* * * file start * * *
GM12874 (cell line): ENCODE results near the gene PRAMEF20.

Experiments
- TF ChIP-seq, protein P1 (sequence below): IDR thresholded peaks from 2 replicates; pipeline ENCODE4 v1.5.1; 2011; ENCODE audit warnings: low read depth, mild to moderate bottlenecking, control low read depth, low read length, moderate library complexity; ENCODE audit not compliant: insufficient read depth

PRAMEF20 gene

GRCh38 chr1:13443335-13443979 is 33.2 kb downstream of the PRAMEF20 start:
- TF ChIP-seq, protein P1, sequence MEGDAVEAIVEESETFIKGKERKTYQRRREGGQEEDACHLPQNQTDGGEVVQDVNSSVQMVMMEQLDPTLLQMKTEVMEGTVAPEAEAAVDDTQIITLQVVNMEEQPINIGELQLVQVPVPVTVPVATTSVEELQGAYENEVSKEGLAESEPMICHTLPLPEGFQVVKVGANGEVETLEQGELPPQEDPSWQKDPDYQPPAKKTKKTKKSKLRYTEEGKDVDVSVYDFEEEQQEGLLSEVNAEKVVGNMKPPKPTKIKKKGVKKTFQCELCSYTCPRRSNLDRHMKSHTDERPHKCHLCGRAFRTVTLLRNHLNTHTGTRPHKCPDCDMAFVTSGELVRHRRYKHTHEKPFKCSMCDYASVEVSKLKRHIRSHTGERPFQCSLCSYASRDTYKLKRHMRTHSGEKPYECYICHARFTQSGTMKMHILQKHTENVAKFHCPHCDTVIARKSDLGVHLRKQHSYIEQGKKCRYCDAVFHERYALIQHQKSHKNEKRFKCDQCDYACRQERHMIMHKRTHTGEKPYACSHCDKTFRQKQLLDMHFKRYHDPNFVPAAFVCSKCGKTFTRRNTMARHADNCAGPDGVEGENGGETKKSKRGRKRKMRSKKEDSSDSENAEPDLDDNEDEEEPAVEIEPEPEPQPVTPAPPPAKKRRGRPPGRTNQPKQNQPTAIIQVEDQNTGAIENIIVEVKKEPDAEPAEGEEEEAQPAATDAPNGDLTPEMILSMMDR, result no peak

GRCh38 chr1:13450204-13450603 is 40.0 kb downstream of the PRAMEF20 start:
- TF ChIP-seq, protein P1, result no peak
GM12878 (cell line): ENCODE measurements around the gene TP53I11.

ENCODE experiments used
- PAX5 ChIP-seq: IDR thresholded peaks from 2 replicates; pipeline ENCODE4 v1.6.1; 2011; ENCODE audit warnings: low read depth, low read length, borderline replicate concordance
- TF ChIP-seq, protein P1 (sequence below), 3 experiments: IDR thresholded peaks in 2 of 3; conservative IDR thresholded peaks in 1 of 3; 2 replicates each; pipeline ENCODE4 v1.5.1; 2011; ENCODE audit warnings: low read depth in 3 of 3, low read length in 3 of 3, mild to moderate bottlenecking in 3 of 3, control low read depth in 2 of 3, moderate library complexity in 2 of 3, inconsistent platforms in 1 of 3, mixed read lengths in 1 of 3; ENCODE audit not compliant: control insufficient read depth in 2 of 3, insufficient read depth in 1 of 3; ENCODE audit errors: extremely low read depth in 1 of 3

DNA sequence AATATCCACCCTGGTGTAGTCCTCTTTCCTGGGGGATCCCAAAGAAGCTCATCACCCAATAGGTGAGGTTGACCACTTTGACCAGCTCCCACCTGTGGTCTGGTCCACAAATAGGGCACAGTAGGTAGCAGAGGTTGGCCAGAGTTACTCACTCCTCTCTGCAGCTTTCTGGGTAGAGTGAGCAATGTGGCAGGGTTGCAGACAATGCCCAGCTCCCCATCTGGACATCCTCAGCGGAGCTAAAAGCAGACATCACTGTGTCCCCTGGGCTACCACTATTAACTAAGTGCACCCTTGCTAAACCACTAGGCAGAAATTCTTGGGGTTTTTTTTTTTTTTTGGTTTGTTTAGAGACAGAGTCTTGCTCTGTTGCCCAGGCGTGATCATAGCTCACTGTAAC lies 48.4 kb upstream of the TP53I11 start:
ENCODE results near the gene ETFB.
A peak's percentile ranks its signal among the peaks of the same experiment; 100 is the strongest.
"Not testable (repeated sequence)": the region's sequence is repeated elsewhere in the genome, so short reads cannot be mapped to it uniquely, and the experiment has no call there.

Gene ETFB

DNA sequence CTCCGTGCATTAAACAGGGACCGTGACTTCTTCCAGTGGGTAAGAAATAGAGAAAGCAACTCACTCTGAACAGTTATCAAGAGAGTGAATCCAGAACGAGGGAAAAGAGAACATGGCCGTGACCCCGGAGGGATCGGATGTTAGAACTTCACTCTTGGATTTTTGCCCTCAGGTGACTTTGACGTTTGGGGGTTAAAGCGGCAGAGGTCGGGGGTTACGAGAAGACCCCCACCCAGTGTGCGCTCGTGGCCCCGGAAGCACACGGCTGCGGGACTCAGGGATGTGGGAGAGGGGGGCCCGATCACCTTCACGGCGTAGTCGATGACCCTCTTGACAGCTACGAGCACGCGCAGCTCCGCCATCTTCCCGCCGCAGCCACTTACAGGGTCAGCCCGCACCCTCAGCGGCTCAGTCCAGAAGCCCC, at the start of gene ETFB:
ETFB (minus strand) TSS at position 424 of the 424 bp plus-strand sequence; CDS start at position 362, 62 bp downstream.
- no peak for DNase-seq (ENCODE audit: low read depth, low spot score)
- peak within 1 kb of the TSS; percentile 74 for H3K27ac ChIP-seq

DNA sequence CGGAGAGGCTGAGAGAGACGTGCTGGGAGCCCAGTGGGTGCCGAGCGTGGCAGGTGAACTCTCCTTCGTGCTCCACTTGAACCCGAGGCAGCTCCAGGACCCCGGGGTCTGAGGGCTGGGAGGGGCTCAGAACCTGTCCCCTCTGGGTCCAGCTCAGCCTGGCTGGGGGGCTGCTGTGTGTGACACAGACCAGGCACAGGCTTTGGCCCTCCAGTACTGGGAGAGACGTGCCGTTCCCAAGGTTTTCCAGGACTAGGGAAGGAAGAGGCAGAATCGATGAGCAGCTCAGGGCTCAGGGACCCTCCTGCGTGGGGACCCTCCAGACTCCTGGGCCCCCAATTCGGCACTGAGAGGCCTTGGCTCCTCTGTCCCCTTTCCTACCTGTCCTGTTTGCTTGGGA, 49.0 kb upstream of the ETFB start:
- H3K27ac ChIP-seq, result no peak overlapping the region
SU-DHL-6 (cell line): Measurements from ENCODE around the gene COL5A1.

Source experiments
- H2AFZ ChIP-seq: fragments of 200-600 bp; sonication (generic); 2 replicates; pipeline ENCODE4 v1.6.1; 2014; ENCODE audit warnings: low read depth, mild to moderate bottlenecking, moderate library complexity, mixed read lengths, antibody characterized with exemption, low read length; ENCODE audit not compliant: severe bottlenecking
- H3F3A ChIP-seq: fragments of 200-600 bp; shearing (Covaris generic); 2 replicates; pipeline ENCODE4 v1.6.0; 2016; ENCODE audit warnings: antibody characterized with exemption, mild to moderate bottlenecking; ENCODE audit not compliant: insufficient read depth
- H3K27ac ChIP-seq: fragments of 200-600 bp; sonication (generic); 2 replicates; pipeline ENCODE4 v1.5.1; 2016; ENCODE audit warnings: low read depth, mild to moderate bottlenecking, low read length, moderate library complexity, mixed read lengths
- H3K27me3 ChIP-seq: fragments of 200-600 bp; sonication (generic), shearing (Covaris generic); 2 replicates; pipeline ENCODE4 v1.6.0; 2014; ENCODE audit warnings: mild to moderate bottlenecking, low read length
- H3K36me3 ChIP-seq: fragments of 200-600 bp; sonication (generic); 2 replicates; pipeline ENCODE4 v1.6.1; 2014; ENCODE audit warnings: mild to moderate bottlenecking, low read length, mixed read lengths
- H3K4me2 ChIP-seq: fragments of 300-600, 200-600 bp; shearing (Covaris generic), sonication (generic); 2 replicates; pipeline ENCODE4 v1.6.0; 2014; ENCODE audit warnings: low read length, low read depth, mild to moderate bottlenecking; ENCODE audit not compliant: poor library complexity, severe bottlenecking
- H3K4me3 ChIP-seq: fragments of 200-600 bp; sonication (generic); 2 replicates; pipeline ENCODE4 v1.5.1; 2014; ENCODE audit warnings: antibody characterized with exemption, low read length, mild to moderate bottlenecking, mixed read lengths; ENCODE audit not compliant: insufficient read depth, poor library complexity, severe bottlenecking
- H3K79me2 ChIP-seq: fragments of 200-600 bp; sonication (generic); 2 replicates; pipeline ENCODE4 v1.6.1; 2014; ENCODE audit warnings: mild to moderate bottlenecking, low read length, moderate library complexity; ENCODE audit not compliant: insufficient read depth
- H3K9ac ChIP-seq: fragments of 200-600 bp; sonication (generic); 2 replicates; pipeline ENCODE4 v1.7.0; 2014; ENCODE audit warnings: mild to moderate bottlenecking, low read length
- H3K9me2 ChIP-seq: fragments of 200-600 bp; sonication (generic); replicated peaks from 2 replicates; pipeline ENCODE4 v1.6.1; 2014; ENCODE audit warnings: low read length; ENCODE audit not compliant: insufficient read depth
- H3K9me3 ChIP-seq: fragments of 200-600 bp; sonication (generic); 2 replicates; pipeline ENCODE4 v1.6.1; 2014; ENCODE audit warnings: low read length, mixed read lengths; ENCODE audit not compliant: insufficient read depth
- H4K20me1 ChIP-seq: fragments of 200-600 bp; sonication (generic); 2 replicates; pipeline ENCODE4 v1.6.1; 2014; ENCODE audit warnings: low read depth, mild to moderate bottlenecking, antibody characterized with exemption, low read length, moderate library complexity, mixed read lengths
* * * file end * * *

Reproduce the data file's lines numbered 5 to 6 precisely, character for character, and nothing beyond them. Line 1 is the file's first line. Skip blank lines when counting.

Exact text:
GRCh38 chr1:13443335-13443979 is 33.2 kb downstream of the PRAMEF20 start:
- TF ChIP-seq, protein P1, sequence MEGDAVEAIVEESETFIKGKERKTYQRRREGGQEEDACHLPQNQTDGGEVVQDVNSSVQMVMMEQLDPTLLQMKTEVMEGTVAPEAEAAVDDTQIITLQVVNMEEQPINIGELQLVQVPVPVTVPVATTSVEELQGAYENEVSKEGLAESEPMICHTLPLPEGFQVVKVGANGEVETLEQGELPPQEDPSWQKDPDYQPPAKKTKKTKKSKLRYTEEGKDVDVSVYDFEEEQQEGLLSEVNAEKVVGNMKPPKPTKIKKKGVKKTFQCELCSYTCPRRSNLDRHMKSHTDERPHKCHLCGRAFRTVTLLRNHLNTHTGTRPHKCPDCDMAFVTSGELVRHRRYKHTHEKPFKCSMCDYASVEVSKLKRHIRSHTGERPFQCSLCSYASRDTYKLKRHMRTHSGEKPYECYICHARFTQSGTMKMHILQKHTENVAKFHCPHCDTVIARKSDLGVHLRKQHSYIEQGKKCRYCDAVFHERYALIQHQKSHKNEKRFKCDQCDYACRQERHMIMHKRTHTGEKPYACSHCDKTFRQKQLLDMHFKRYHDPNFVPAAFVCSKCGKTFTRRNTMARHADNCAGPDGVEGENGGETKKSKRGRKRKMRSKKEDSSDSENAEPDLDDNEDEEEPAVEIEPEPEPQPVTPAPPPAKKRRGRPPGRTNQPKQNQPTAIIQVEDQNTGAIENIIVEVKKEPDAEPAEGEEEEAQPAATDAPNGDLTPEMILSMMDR, result no peak